Farewell India and the Phantom Flight, 27th September 2010


My flight no longer exists. It hadn’t for months. 5am in Kolkatta aiport and I had not been informed. I protested, the man from Bangladesh airways was a shifty sort. Eyes darting around the place. I wouldn’t buy a used dosa from this bloke. I demand Bangkok! Today! Or else! Feel my fiery wrath! We went through the whole routine. I wanted his name, his managers name, I even took the porters name (to which the porter look bemused and a little wary).

At one great moment, he called what sounded like a talking prayer line and pretended to be talking to the ‘Regional Sales Executive’. I could hear the music coming from his mobile, a truly absurd moment.

The airline duty manager shouted down the phone at me and then hung up. I must admit, I had a sinking feeling, Bangladesh Airways was about to let me down. I kept the embers glowing and wouldn’t give in, at one stage I disturbed a meeting of men who looked like pilots and sat down at the desk, clinging on and proclaimed “I shall not be moved”. Finally, I had something in life to fight for. They refered to me as ‘you people’ this was prejudice, I would show these bungling bureaucrats what ‘us people’ are made of (I’m not sure what ‘my people’ actually characterised, which stereotype am I fulfilling here?  Who am I fighting for?  It didn’t matter, I was right!) I would stick it to the man, with style. I became Kali incarnate.  Roar.  Growl.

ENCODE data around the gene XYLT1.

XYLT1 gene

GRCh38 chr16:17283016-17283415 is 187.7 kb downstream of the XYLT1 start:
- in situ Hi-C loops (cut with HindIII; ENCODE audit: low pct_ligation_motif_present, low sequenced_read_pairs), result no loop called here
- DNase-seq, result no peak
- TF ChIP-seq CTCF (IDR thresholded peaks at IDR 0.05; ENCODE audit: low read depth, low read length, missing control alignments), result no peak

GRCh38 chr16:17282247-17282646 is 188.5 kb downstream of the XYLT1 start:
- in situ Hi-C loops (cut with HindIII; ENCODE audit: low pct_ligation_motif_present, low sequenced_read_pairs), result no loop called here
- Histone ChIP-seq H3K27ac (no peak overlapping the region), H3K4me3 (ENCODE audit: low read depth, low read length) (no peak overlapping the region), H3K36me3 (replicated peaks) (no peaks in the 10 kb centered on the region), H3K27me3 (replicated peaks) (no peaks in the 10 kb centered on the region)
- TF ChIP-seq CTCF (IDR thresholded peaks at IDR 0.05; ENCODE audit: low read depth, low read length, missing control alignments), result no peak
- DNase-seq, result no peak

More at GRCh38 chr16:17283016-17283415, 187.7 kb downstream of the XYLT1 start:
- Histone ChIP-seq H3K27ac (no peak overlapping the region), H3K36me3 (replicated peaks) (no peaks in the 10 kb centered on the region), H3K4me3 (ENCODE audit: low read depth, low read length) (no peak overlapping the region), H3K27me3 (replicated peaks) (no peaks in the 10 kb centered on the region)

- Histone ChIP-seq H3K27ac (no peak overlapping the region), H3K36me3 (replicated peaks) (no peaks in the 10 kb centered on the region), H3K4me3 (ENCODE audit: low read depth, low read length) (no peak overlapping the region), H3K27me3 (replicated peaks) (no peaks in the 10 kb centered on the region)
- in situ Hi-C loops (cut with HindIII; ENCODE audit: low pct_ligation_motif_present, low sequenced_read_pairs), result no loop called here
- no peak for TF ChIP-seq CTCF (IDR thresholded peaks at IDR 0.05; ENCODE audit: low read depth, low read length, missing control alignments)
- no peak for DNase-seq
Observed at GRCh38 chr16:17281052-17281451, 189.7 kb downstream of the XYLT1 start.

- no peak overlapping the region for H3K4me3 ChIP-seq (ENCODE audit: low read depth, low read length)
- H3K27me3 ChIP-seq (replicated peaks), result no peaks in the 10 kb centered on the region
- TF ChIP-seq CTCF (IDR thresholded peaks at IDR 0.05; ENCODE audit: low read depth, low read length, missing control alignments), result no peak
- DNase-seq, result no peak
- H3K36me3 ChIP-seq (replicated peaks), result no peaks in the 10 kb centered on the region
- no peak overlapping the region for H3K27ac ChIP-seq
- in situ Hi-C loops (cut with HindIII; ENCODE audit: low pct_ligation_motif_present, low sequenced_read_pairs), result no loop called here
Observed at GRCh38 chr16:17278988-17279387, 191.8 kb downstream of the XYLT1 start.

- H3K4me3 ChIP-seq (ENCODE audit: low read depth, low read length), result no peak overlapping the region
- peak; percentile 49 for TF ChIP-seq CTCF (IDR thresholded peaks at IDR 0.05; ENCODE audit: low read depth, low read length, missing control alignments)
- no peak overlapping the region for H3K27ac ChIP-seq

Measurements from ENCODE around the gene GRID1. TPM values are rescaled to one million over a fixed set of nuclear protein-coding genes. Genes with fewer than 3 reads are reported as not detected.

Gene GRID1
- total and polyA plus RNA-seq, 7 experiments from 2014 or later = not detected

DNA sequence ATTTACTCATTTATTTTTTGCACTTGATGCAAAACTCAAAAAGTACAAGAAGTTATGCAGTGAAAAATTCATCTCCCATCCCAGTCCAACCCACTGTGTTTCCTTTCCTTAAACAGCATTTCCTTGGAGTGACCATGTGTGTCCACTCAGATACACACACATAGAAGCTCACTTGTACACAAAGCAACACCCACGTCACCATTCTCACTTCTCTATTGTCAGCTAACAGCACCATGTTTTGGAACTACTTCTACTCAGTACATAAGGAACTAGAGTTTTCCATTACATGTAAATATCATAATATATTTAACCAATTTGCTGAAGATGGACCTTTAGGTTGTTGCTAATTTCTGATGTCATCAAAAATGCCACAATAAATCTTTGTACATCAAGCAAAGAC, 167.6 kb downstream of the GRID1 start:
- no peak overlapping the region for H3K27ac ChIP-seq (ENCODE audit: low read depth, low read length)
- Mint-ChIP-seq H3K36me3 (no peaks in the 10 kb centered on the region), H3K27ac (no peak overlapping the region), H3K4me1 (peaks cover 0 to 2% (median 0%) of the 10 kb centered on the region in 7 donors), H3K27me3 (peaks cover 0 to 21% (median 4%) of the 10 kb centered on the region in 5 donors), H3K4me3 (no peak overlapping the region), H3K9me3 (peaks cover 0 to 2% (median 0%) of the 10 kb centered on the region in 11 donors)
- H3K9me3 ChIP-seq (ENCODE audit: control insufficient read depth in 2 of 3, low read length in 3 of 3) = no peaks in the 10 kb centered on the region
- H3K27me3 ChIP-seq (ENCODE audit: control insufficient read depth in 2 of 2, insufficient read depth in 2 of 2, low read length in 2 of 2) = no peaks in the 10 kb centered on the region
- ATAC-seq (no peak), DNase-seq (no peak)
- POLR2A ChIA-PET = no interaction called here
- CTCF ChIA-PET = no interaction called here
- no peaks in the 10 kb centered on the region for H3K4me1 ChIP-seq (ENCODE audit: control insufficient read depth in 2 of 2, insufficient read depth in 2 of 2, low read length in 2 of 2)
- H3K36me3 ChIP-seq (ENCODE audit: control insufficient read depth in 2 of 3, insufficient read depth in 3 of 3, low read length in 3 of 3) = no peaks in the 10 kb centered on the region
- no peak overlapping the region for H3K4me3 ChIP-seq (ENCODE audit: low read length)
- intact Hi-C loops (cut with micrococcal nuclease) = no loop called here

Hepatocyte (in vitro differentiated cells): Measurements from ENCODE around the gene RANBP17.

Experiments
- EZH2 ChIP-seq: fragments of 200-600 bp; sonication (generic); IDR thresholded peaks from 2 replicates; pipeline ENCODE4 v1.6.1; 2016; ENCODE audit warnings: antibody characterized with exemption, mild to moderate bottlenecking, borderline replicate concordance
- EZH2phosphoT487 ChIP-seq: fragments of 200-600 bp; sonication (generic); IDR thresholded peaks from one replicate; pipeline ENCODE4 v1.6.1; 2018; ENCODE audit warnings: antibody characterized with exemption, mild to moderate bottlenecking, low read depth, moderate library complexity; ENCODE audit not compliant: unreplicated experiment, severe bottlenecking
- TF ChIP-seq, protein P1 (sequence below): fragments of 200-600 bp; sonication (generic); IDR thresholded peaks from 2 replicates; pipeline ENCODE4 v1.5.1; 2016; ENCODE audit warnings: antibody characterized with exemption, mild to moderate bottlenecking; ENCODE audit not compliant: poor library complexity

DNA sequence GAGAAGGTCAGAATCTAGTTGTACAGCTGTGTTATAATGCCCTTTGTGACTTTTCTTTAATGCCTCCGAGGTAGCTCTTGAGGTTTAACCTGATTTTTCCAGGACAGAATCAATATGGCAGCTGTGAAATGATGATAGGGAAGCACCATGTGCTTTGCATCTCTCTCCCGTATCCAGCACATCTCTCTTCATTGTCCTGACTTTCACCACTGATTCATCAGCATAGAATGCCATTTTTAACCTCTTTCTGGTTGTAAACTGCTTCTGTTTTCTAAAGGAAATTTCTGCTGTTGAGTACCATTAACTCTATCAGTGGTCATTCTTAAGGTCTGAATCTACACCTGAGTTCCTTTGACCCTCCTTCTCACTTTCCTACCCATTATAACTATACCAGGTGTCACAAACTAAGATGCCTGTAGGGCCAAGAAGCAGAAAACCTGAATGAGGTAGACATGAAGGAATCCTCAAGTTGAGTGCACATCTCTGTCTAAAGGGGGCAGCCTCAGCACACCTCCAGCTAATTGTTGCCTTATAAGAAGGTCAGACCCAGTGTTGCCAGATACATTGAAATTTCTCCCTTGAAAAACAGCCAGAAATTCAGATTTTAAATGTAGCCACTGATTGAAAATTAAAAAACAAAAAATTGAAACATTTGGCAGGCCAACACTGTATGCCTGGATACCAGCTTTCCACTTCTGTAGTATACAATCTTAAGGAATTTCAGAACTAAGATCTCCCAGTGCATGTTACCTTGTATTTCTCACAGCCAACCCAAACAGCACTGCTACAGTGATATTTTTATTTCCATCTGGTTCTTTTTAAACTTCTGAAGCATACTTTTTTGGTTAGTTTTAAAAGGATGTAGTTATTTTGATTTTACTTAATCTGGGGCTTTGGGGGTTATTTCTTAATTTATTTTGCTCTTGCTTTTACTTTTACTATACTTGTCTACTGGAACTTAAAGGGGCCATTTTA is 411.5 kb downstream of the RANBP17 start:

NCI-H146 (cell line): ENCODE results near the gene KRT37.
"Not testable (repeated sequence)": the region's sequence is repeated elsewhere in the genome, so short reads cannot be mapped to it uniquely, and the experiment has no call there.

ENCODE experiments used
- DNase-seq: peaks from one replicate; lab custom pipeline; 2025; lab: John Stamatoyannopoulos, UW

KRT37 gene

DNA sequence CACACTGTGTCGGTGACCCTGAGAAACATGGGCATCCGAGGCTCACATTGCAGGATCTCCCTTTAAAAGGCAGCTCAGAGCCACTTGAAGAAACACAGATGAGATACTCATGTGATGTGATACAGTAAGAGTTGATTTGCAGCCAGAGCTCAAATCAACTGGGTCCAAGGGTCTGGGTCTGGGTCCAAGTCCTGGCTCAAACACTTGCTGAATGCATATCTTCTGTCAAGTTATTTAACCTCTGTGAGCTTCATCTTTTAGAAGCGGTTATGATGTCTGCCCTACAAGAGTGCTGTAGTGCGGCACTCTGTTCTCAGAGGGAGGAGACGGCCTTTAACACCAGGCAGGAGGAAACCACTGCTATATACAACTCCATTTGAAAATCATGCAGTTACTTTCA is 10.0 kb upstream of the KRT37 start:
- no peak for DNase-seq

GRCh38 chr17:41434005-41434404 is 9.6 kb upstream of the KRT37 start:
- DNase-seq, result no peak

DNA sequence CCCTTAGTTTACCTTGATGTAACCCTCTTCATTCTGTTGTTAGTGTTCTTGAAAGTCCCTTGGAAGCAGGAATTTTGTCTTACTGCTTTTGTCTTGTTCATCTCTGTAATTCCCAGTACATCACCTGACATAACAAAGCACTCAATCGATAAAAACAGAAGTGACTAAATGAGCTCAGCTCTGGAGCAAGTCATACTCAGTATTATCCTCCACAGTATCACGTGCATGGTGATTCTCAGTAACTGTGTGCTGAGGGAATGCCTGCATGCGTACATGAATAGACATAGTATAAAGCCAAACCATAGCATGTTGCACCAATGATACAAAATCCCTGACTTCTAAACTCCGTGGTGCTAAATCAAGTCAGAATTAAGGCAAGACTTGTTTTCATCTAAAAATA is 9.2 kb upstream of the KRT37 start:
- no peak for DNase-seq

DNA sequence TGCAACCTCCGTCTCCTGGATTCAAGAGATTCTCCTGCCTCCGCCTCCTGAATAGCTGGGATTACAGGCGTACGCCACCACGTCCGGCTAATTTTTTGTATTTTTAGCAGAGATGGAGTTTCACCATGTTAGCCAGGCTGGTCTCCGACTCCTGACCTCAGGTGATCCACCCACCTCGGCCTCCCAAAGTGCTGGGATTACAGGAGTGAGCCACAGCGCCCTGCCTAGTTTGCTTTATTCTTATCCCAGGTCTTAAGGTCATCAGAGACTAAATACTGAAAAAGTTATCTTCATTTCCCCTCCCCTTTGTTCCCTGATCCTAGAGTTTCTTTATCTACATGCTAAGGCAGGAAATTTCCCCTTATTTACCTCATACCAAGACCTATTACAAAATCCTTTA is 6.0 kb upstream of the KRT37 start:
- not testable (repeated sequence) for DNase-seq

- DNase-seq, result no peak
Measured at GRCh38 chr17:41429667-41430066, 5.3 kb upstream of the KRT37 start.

After 4 hours of this nonsense and a constant barrage of bullshit from the airline, it all sorted itself out very quickly and we became friends.  We shared Chai and orange biscuits, we talked of Manchester and Wayne Rooneys penchant for dodgy prostitutes. They seem to respect me for having such a bastard ability within. I had triumphed over the behemoth of Bangladeshi Airline bureaucracy.

Kingfisher Airlines actually rescued me.  Up-graded to business class non-the-less.  This after 6 months of slagging off their poor attempt at fizzy pop beer. 
This is my least favourite airport, more of an assault course, a test of resolve, than an apparent service environment.  From the dour officials, to the stray cats in the departure lounge, sniffing at my greasy kathi roll.  I was vigorously searched and asked questions like “what are these batteries for?”, what is this (the answer, ‘this a wallet’) etcetcetc.  The man with the hand-held metal detector thing seemed surprised when it beeped over my crotch region.  He was not the only one.

In the end, the duty manager actually came to the departure gate to wave me off. Smiling, he seemed genuinely sad to see me go.  Six months in India and I’m non-the-wiser, but lighter in spirit.  Open to it all.  I’m leaving with a bottle of Cotes du Rhone from duty-free and a more whole heart.  A greater, broader sense of life, or having lived and a wonder for Mother India that will never cease.

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